Ask 100 people to name the two best Beatles songs and you’re likely to get 200 different answers. The point is, identifying the best of anything is not all that easy. To the contrary, it’s a daunting assignment.
Which brings us to the subject for today. Can anyone here name the best retailer? Or the four, five or six best? People will rush to answer — but their answers will likely be all over the lot. For a simple reason: How does one define the best retailer? What are the criteria? How do you compare retailers, especially across retail classes? The assignment, then, is not difficult. It’s impossible.
Having said that and, in the bargain, provided an acceptable excuse for getting this assignment wrong, we will now attempt, in this small space, to identify one of our candidates for best retailer.
Hedging our prognosis at the start, we will begin by airing the possibility that we might well be wrong. Said another way, there simply is not one mass retailer whose performance or results or attempts to prosper set it apart from the rest. Despite that caveat, we’d like to offer a possible candidate for best mass retailer.
That candidate is H-E-B.
Many reasons present themselves for favoring H-E-B. Foremost among them is an acute understanding of just who its customer(s) is (are). Put another way, there is no one H-E-B customer. Rather, there are many. Having acknowledged what for many retailers is impossible to acknowledge, the people who run, oversee and toil for H-E-B offer their customers a variety of formats in a variety of settings. And each format appeals. Not necessarily to every shopper but to enough of them to keep them coming, and coming back.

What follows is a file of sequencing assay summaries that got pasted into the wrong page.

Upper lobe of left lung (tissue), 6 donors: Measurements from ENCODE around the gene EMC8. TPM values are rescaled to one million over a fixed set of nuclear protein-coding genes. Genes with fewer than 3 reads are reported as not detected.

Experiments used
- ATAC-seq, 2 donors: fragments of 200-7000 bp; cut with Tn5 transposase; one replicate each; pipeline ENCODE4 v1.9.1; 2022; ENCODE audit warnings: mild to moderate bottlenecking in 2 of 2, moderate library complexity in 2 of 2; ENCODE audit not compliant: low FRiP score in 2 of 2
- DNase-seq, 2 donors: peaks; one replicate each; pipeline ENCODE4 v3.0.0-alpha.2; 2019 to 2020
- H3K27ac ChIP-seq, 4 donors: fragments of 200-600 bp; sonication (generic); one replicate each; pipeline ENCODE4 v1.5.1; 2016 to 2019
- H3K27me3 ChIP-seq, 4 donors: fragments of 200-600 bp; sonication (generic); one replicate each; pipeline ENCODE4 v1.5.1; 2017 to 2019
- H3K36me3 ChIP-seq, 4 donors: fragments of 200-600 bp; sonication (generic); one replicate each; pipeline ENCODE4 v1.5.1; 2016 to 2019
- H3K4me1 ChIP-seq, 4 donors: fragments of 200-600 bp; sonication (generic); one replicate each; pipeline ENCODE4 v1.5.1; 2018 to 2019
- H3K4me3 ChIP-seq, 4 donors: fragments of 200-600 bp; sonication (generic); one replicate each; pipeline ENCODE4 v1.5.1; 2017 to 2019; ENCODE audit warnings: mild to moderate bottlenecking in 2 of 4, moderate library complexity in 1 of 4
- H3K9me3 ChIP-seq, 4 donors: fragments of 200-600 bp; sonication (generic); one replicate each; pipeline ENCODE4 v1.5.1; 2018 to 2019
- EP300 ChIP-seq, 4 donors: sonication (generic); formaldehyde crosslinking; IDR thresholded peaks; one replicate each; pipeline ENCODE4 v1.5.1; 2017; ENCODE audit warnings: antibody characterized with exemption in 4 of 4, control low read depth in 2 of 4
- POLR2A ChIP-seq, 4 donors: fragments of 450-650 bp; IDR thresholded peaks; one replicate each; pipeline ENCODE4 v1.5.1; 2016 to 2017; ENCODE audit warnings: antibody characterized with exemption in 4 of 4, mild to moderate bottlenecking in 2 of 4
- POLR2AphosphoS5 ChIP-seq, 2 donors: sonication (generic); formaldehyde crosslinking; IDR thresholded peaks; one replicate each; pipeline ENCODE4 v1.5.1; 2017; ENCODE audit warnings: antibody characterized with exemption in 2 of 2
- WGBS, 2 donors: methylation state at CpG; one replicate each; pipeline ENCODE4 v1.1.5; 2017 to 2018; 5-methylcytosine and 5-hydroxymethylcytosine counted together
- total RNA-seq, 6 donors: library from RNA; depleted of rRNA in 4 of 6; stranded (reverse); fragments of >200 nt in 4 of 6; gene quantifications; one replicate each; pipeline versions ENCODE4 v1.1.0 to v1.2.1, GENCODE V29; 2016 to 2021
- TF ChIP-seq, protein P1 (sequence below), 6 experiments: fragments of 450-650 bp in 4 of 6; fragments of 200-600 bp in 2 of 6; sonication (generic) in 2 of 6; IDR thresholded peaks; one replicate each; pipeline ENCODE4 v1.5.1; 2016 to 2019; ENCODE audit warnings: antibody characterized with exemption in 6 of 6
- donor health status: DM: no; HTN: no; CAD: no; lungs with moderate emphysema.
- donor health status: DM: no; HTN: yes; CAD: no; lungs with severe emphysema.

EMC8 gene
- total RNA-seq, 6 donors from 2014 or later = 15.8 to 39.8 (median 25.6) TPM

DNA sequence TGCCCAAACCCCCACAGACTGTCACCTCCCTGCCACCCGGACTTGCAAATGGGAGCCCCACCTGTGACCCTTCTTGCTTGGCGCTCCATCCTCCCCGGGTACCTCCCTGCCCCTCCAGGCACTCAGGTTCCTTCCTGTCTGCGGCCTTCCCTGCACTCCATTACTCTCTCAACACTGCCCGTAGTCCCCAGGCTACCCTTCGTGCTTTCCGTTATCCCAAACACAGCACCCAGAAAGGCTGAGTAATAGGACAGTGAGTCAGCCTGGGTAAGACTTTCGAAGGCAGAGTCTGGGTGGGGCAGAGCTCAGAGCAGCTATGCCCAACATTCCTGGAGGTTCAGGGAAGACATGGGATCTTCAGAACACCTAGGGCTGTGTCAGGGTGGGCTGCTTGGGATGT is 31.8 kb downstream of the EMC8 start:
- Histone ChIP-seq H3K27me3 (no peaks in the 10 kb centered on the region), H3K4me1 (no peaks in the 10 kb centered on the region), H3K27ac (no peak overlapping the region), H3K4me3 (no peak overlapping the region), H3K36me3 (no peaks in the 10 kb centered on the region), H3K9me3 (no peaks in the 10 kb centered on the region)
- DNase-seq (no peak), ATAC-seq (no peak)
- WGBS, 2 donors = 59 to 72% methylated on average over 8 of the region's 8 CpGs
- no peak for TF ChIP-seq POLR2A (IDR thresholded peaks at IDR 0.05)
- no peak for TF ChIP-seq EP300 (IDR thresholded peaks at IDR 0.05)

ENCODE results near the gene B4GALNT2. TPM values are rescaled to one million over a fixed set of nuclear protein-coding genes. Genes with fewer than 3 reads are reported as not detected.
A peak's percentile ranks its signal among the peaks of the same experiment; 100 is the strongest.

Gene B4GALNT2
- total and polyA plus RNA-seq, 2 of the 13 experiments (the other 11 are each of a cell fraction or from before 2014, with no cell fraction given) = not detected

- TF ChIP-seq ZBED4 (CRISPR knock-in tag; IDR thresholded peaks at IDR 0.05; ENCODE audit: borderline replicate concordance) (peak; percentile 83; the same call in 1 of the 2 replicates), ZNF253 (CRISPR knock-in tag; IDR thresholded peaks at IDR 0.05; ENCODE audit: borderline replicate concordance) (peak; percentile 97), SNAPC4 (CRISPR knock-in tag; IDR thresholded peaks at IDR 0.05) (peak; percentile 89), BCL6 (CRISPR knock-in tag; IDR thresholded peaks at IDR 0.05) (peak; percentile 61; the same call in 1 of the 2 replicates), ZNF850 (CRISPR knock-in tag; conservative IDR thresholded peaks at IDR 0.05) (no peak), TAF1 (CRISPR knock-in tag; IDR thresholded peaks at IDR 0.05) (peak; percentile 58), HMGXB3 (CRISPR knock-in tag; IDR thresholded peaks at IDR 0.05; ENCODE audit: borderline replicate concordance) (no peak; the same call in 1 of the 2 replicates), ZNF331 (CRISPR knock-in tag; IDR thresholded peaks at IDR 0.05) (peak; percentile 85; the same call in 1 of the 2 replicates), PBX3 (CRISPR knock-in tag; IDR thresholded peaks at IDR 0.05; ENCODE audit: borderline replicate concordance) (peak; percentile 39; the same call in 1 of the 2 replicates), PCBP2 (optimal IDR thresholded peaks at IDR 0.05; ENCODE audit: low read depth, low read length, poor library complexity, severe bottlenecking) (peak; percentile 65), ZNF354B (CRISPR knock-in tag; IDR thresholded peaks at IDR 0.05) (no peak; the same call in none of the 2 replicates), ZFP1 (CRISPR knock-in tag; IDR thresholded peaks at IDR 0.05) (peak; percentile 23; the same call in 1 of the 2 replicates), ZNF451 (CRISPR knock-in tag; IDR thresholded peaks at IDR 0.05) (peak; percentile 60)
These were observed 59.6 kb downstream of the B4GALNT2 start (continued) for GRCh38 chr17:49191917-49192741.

That’s step one. Step two is far more difficult: Getting customers to buy far more than they intended — and, in many cases, far more than they realized they needed or wanted.
Anyone doubting that premise need only visit an H-E-B supermarket in the Texas Hill Country or almost anywhere in Texas. The stores, though carrying different names and often diverse merchandise assortments, faithfully provide H-E-B customers with enough valid reasons to shop across a range of merchandise items and categories that the typical customer is convinced that the store was designed for her. And shops accordingly.
That’s why an H-E-B supermarket emphasizes service departments, just in case the customer is in the mood to try something new. And that’s why, despite that emphasis, the basic mix provides enough variety across a spectrum of price points that it is a rare customer indeed who leaves an H-E-B supermarket feeling undervalued or under-catered-to.
One could go on and on. Take private label, for example. H-E-B doesn’t offer its vast house brand assortment as an alternative. Rather, house brands are presented as a viable, even preferential choice. Indeed, its positioning often consigns the name brands to the category of alternative. Think that’s easy? Take a trip to Austin.
Finally, and this is the most difficult part of the deal, H-E-B people are never satisfied. They never truly believe they’ve succeeded in catering to and ultimately satisfying the customer.
So they continue to try. And try. And try harder than before.
So, while H-E-B may not be the best mass retailer in America, it’s close enough to get our vote. Until, that is, someone better comes along.